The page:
Despite the pandemic, there were some impressive watches launched in 2020. But we got the distinct feeling that most of the major players were holding back. And boy were we right. We’ve been treated to a flurry of watch launches all year long.
Yes, many of the biggest drops were during Watches & Wonders, but they didn’t stop there. It’s been a challenge and a joy to whittle down all the contenders – and bring you our selection of this year’s best timepieces.
Without further ado, the winner's of the Square Mile Watch Awards 2021 are…
Audemars Piguet Royal Oak “Jumbo” Extra-Thin 39mm
The Royal Oak needs little introduction. Penned by the legendary designer Gerald Genta the night before the Basel watch expo of 1971, and first seen in the metal a year later, the octagonal-bezelled nautical-inspired timepiece sparked the dawn of the luxury sports watch. More than half a century later, it is the dictionary definition of an icon. The eminent nerdiness of the watch world is such that small details, such as the rather lovely sunburst-green dial present on this new Royal Oak “Jumbo” Extra-Thin, can quickly become big points of contention between hardcore collectors.Why such a big deal? Well, this is a Royal Oak without one of its key distinguishers: the checked-pattern tapisserie dial we’re most accustomed to seeing grace this design. But our judges loved the “pure simplicity and balance of this Royal Oak Jumbo”. “Nothing really comes close,” they said.
Technical Innovation of the year
Patek Philippe Ref. 5236P-001 In-Line Perpetual Calendar
Having created the first commercial QP wristwatch back in 1925, Patek Philippe is the undisputed master of making perpetual calendars. Yet even after almost a century of production, the brand somehow keeps finding new ways to refresh and reinterpret the complication. This year, it launched the Ref. 5236P-001 In-line Perpetual Calendar, which shows the day, date and month in a single panoramic aperture. It’s a satisfyingly clean solution that even converted one of judges, themselves not a big fan of the “crazily complicated dial layouts” of traditional perpetual calendars, thanks to the “absolute purity that belies the uber-complex engineering within the case. It might just be my watch of the year.” Speaking of uber-complex engineering, Patek had to file three different patents in order to bring this watch to life – and its ingenuity has certainly paid off.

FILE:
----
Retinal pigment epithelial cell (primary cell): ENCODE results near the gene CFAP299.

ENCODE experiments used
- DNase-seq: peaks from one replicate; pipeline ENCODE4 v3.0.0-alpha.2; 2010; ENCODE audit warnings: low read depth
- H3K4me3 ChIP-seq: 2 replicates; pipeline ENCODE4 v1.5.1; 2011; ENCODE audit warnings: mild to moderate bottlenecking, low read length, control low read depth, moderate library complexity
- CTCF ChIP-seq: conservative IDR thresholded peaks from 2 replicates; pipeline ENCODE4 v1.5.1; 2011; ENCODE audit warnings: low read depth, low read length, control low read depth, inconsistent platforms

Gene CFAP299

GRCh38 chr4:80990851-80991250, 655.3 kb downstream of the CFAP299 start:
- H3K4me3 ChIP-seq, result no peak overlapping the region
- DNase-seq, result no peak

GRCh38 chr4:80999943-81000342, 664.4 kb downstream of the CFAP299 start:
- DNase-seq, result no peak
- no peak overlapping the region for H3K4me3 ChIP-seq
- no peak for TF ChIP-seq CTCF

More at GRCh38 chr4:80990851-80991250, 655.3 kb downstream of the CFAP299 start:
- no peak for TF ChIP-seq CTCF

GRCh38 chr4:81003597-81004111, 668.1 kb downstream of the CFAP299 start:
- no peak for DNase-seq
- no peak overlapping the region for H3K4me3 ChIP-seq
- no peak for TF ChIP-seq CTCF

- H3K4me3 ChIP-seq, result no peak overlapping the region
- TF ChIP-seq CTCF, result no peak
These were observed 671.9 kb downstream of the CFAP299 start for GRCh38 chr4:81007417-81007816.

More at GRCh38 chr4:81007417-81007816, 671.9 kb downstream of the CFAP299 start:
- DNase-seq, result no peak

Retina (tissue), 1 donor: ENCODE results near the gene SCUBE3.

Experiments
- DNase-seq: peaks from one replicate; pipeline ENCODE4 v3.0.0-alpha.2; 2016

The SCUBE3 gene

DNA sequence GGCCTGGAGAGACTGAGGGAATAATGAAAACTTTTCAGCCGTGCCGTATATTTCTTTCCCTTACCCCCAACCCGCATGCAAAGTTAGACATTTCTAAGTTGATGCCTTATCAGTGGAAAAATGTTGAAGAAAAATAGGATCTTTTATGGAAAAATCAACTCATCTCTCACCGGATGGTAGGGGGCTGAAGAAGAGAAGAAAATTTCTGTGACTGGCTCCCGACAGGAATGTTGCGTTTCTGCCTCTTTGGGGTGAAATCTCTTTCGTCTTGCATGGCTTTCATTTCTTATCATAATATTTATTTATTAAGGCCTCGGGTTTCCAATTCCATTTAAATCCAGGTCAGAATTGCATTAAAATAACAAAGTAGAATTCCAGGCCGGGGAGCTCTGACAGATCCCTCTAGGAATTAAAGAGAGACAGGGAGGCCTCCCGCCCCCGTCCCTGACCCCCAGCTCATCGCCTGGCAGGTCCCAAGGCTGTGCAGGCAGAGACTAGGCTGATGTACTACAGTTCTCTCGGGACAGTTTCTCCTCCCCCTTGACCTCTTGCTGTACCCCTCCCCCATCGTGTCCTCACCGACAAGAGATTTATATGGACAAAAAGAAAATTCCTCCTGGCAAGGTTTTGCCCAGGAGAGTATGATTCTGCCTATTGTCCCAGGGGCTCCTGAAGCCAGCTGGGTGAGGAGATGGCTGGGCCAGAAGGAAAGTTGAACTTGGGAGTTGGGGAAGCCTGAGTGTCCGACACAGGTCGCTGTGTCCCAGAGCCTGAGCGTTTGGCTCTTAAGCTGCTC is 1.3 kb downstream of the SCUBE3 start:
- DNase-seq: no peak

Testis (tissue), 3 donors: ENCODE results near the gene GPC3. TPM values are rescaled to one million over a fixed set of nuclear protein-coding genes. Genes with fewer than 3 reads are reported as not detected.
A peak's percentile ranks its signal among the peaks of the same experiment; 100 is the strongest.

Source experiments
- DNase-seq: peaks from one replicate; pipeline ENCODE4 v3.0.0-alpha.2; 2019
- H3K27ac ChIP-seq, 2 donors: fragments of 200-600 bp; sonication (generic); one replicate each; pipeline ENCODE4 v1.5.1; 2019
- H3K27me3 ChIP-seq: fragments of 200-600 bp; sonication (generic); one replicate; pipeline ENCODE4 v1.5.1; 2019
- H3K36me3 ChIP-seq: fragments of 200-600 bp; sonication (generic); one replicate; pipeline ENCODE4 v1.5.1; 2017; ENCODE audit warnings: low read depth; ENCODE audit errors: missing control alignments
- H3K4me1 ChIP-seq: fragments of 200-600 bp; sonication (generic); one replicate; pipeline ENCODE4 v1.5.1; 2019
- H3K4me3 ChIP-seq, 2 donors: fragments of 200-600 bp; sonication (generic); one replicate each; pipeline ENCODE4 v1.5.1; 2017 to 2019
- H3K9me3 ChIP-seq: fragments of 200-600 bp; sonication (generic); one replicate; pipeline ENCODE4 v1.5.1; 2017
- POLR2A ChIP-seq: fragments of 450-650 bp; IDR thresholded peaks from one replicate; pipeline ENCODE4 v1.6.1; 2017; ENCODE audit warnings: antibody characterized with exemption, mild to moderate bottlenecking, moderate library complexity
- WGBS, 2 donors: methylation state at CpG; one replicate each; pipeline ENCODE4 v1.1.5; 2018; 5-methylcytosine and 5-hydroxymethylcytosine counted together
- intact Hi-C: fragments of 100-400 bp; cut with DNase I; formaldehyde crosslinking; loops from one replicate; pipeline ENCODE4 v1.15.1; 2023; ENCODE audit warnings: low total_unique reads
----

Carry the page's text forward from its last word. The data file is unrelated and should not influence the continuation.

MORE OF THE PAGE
Best Heritage watch
Vacheron Constantin Historiques American 1921
Vacheron Constantin is part of the so-called ‘Holy Trinity’ of watchmaking, alongside Audemars Piguet and Patek Philippe. It’s also the oldest watchmaker in continuous production and, as such, is a dab hand when it comes to heritage pieces. The Historiques American 1921 is one of its most loved creations and is inextricably linked with the world of motoring. The watch dial, turned 45 degrees on the diagonal within the cushion case, was designed so a driver can read the time while keeping their hands on the wheel. It might be a touch outdated in application, but in aesthetics it’s still a winner. On the occasion of the model’s 100th anniversary, Vacheron has celebrated with a new collection that frames the Roaring 1920s within a contemporary guise. In the words of our judges: “The 1921 was a sublime design in 1921, and it remains an untouchably elegant blueprint a century later.”
Spirit of independence
Maximilian Büsser & Friends, or MB&F, is a brand that specialises in collaboration. Steered by the brilliant mind of Maximilian Büsser, the brand brings together the finest thinkers in horology to create the weird, the whimsical, and the avant garde. Oftentimes, its penchant for creating watches that resemble the likes of, say, a jellyfish, a bulldog, or a fighter jet mean that the mechanical artistry at their heart can play second fiddle to their novelty, but there’s a reason why MB&F calls its products ‘machines’ – they are masterpieces of highly technical micro-engineering. This year, it celebrated a decade of its sensational Legacy Machines collection, a project that sees the watchmaker reimagine the traditional horological practices of yesteryear for a modern audience. It’s this “collaborative spirit and defence of traditional practices” that has landed it this year’s Spirit of Independence award.
Best Dress Watch
Patek Philippe Calatrava “Clous de Paris” Ref. 6119
The Nautilus might steal the limelight more often than not, but it’s worth sparing a thought for Patek Philippe’s understated Calatrava collection. Dating back to 1932, it’s not just a standard bearer for dress watches, but is also one of the longest-running collections in continual production. First launched in 1985, the Ref. 3919 is perhaps the most recognisable Calatrava. This iteration featured a distinctive hobnail guilloché bezel, known as a “Clous de Paris” pattern, that framed the otherwise demure dial with an elegant flourish. The brand-new Calatrava “Clous De Paris” 6119 breathes fresh life into this iconic model, with a few concessions to contemporary tastes and a new hand-wound movement under the hood to boot. “Less is more when it comes to dress watches and the Calatrava is a pure Patek Philippe; a whisper not a shout,” our judges said.
Best Gateway Watch
Tissot PRX Powermatic 80